Carbon capture is a key pathway to meeting decarbonization goals, particularly for baseload electricity generation and hard-to-abate industrial sectors. Alongside capture technologies, enabling infrastructure is required to transport, use, and/or store captured carbon. In order to rapidly decarbonize, policymakers, regulators, utilities, and industry leaders are considering a “net-zero hub” approach to support infrastructure and workforce development in optimal regions. One of these potential hubs could be located in Houston, Texas, leveraging the region’s array of refining and petrochemical facilities, oil and gas production and transportation, skilled energy workforce, and favorable geology to position Houston as a global carbon capture leader.
On Thursday, April 28, 2022, Jackson Walker partner Michael J. Nasi joined Hon. Brent Bailey (Mississippi Public Service Commission), Mahak Agrawal (Columbia University Center on Global Energy Policy), and Charles McConnell (University of Houston Center for Carbon Management) for a panel discussion on “Advancing Innovation with CCUS Hubs: A Case Study of Houston, Texas.” During the webinar, the panel shared perspectives on why Houston is a likely location for a net-zero hub, opportunities for co-located carbon capture and hydrogen production, and how regulators can deploy technologies that benefit ratepayers and the environment in Texas and beyond.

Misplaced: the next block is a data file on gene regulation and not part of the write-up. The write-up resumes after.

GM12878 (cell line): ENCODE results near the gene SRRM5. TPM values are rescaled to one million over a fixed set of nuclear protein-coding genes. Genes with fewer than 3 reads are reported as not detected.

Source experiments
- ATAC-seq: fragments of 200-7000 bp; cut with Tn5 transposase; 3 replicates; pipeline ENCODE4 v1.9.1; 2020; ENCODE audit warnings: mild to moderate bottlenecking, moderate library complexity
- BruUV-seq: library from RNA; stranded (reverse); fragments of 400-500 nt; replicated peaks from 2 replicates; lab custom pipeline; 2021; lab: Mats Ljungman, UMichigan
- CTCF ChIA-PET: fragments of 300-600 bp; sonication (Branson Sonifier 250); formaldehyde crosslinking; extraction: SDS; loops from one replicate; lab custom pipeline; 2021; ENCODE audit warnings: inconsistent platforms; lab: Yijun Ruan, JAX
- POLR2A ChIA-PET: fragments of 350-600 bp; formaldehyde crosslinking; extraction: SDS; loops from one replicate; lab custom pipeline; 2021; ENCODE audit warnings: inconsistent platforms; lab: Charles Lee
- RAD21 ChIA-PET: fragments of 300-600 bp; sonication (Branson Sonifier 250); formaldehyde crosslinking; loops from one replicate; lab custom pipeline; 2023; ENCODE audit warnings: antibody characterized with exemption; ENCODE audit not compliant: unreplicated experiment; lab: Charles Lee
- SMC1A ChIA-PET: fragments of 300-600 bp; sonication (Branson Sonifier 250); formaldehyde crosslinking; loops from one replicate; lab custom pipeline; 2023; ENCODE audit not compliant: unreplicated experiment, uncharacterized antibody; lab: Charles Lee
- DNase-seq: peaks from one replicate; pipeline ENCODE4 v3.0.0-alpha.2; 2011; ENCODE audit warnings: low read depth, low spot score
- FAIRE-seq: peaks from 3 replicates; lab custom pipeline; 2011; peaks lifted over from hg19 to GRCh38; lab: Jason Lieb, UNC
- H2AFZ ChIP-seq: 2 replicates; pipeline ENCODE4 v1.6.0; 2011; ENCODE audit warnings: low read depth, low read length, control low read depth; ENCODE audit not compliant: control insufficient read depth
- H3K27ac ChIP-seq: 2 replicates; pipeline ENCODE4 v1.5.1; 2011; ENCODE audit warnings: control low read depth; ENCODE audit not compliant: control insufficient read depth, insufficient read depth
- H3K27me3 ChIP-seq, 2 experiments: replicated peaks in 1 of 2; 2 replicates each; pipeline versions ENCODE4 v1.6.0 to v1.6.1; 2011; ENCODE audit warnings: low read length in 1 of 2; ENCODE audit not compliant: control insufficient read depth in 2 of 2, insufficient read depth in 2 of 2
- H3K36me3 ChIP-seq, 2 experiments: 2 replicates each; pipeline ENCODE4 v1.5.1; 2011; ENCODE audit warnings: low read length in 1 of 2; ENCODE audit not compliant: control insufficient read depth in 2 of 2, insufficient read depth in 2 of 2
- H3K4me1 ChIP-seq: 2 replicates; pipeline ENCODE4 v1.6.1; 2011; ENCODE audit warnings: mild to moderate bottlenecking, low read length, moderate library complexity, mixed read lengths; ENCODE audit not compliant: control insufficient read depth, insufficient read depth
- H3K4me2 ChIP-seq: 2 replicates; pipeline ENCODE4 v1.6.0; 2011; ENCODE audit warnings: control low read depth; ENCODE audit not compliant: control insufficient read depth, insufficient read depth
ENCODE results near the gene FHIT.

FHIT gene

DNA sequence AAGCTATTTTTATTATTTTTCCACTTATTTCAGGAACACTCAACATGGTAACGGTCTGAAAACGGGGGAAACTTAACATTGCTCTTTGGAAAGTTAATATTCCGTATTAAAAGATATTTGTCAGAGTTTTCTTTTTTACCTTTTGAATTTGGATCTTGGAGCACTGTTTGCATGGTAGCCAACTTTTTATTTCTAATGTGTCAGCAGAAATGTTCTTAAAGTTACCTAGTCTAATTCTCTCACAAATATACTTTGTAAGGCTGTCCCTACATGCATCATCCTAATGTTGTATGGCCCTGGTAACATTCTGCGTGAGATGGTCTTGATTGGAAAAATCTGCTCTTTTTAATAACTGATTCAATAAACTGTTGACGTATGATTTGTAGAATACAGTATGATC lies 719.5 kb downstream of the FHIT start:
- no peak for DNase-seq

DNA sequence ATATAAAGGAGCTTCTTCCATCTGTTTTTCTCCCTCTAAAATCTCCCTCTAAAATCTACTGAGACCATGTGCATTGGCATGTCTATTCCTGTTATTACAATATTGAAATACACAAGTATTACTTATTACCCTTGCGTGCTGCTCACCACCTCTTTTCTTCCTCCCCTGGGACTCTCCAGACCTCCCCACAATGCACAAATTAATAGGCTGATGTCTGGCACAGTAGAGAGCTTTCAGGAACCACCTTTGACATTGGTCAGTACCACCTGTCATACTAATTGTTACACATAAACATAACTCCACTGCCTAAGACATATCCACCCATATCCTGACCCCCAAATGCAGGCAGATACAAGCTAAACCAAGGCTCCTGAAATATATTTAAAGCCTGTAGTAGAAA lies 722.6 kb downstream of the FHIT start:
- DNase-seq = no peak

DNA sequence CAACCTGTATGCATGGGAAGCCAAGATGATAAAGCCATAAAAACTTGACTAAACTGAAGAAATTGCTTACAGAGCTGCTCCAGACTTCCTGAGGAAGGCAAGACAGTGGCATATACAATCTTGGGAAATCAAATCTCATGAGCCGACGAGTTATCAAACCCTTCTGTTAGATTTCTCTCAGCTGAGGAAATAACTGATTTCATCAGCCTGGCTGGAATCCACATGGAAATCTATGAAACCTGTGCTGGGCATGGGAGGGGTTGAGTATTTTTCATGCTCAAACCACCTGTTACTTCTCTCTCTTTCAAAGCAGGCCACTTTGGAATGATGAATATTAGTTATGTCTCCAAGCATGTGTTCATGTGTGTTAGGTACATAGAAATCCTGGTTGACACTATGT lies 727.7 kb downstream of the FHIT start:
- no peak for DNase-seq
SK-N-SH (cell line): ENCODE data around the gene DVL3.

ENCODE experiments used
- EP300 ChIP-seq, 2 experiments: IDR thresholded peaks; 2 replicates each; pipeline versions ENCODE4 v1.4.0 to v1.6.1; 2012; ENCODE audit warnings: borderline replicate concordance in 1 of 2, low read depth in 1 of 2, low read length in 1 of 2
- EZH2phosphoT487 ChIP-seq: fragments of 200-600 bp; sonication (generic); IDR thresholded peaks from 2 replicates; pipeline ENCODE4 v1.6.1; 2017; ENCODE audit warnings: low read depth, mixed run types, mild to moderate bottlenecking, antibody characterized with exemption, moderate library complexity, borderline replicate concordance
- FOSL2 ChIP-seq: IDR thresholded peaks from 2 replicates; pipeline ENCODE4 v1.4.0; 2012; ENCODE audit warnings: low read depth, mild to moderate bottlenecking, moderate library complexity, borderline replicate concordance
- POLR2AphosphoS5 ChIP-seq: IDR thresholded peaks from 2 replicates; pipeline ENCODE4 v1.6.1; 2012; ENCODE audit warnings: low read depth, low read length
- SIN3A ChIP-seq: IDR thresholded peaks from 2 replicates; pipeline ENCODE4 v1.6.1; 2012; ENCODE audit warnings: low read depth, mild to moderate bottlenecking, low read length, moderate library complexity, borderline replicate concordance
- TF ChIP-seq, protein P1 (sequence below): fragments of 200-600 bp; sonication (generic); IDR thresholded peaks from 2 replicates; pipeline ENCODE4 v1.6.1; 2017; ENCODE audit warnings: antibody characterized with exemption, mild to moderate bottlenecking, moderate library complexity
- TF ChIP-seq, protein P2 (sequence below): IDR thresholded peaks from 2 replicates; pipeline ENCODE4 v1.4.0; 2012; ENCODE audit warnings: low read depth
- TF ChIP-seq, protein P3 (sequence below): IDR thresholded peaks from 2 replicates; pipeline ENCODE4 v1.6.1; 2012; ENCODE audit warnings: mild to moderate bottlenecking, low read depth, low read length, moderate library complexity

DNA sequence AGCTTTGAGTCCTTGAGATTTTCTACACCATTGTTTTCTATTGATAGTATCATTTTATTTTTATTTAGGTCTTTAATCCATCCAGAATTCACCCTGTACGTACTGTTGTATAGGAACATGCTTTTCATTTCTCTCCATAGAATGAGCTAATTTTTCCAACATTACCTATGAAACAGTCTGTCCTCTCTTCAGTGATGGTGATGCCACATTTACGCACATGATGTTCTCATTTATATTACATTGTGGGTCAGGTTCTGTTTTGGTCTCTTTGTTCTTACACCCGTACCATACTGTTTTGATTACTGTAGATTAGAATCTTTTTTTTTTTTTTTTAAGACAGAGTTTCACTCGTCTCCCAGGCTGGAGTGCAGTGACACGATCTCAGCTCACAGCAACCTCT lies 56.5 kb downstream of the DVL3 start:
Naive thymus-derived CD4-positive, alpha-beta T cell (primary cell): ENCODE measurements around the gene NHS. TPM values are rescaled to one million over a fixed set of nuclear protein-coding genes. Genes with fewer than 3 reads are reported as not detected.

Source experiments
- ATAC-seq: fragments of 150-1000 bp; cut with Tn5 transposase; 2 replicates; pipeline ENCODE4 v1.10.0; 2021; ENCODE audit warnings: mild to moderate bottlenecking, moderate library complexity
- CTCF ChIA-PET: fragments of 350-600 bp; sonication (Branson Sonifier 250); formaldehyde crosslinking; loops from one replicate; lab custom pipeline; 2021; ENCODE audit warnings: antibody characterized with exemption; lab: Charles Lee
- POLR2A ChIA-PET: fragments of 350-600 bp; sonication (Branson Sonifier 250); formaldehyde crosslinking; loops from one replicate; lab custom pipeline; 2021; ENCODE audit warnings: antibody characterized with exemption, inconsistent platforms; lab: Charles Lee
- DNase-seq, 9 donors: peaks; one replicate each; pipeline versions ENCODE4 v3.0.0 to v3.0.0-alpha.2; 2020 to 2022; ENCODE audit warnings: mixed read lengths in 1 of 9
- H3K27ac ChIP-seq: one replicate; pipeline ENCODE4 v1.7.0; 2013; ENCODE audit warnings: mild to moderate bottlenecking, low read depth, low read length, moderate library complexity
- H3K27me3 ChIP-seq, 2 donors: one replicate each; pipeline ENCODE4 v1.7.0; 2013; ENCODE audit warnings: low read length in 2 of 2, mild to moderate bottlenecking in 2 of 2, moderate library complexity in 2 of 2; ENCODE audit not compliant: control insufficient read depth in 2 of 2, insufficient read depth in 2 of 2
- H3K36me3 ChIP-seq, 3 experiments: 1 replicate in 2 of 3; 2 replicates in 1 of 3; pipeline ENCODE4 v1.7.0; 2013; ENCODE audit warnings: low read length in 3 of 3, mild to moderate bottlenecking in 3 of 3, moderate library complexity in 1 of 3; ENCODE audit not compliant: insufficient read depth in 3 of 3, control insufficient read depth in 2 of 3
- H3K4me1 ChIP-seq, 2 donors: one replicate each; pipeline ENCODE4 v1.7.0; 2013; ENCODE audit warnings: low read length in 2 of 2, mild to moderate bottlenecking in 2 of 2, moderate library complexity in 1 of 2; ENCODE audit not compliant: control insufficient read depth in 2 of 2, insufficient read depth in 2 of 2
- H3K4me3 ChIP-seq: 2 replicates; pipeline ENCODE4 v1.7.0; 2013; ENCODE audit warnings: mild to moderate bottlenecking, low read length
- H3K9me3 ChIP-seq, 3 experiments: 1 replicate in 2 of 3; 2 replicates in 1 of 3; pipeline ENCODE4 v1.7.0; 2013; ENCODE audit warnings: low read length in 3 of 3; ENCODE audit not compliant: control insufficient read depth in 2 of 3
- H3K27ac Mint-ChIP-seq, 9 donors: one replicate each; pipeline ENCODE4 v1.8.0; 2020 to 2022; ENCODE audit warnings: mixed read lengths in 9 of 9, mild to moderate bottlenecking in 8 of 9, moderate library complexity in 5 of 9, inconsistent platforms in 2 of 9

The webinar was supported by the U.S. Department of Energy-NARUC Coal Modernization and Carbon Management Partnership.
For questions related to CCUS, contact Mike at email@example.com.
Michael J. Nasi serves as founder and Chair of Jackson Walker’s Climate Change & Carbon Management group and is also active in the Jackson Walker’s Environmental and Energy practice areas. His compliance counseling, permitting, and enforcement defense work spans a wide range of federal and state energy and environmental regulatory programs. Mike is counsel for parties in ongoing regulatory proceedings relating to carbon dioxide, interstate air quality, regional haze, and coal combustion residuals, including appeals pending before the United States Courts of Appeals for the Fifth, Eighth, Tenth, and D.C. Circuits, as well as the Supreme Court of the United States. He also practices before the EPA, TCEQ, the Texas Railroad Commission, and the Texas Legislature.
Mike serves as Special Counsel for Southern States Energy Board (SSEB) and is heavily involved in the Board’s CCUS-related activities, along with his many other CCUS affiliations across the country. He is also the Director of Life:Powered, Special Counsel to Wyoming’s Energy Policy Network (EPN), an advisory board member for North Dakota’s Environmental Research Center (EERC), and a visiting instructor at the University of Texas School of Law in Austin and Rice University in Houston.
To explore the Firm’s representation of energy clients in developing and deploying incentives and projects for the capture, transportation, utilization, and storage of carbon dioxide, visit the Energy and Climate Change & Green Initiatives practice pages.